It’s been reported today that a private service was held with friends and family at Paisley Park for Prince, after his body was cremated.
The Associated Press reported that Sheila E., a former protege of Prince’s, was sighted at his home.
As of this writing, there is still no information as to The Artist’s cause of death.
According to the report, the officer involved in the case was mentioned with details on the emergency response team.
“Olson, the sheriff, and a medical examiner’s office spokeswoman declined Friday to say whether prescription drugs were taken from the home after his death. Olson did say emergency workers did not administer Narcan, a drug they carry to counteract overdoses, when they responded to Paisley Park.”
While many fans have expressed sadness at the loss of a music icon, soon after the news reported the passing of Prince, Stevie Wonder was interviewed by Anderson Cooper on CNN, where they talked about music writing and their friendship.
Stevie Wonder, also a iconic figure in the music industry, was clearly emotional in the interview, which is an emotion from him which has rarely been seen in public.
A long list of performers, who have also worked with Prince, have made statements and even held some of their own tributes.
For instance, according to a post by Inquisitr, Jennifer Hudson did a special rendition of his song “Purple Rain” with the cast of the Broadway hit The Color Purple, which the Inquisitr also reported that she would be leaving soon.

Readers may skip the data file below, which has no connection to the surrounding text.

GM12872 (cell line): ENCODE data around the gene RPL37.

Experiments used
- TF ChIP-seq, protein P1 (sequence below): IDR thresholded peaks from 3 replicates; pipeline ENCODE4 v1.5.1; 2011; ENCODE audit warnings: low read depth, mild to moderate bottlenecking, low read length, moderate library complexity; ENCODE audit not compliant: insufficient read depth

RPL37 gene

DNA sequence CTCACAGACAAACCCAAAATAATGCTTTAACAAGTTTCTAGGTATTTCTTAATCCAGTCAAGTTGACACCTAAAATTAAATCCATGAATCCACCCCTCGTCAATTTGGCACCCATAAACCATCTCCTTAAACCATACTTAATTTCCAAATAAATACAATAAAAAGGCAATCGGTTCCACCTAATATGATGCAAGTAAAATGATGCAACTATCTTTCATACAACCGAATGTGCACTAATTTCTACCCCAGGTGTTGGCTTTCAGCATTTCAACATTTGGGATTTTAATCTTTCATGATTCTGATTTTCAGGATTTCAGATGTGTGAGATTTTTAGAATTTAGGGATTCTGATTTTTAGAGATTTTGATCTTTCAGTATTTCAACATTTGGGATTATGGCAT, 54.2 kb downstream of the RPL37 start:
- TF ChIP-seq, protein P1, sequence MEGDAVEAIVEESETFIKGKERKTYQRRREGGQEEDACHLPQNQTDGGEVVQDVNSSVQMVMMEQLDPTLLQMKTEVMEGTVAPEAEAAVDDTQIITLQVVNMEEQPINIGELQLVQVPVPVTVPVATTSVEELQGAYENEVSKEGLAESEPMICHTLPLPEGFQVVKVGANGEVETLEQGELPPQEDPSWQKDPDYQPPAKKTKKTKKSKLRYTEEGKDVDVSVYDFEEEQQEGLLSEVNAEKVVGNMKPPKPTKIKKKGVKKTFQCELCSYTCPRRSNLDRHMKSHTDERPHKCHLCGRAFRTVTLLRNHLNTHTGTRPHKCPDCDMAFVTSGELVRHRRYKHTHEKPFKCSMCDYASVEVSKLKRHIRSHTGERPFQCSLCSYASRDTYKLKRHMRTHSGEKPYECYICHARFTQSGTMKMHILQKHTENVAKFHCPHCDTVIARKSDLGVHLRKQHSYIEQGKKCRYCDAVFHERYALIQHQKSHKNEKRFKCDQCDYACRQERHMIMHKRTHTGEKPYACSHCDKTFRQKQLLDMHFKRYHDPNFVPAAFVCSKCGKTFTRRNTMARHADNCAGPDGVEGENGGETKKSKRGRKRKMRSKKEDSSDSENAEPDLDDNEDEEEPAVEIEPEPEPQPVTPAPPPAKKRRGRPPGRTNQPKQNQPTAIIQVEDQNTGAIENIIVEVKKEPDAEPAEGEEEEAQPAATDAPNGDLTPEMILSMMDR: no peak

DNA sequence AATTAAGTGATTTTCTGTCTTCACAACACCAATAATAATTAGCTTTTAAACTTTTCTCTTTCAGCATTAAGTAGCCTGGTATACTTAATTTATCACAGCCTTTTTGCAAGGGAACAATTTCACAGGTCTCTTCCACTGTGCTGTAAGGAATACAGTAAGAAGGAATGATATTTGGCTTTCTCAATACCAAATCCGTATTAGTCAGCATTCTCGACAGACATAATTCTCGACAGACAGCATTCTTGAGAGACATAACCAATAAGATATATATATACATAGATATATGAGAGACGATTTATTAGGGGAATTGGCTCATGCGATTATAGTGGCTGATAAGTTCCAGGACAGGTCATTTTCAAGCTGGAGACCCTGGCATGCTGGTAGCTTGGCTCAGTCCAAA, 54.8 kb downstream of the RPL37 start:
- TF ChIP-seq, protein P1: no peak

The Grammy award-winning band The Alabama Shakes also expressed their sadness on Twitter to the immediate news.
The band is currently on tour and reportedly performed a cover of one of Prince’s songs.
In February, USA Today spoke with lead singer and guitarist Brittany Howard, where they talked about her experience with meeting and performing with Prince.
Appropriately enough, since many of the eulogies over the famous musician have talked about how diverse his musical range was, a NBC Texas affiliate reported on a country music bar in a small town of Burleson, Texas, who were also holding their own tribute to Prince.
The media’s interest in that report, is that since his style of music is said to be too original to even fit the style of a country Western bar, it was where he performed live when he was touring for his second self-titled album, Prince, in 1978.
Prince’s first manager, Owen Husney, who was likely with him for those early tours was recently interviewed on NPR to talk about his musical legacy.
In the interview, Husney describes how his relationship with The Artist was different for the fact that he knew him on a more personal level, before he became famous.
He also describes how he was able to get him signed to Warner Bros. with the condition that Prince would be allowed to do what he wanted, which they agreed to.
“We kind of organized a test where they watched him in the studio. And at the end of him maybe getting halfway through the song, Lenny Waronker, who was president of Warner at that time, he pulled me out in the hallway and said, ‘We’re going to give him the complete control that you’re asking for.’ So there’s an inner talent, a drive, and then there’s this ability that’s — you either have it or you don’t.”
From the interview, despite the public reports of Prince battling the label for his independence, he continued to release even his last few albums with Warner Bros., which could imply that the label accommodated him.
In the political field, even Republican presidential candidate Donald Trump had a nice tweet for Prince.
[Image by Amy Sancetta | AP Photo]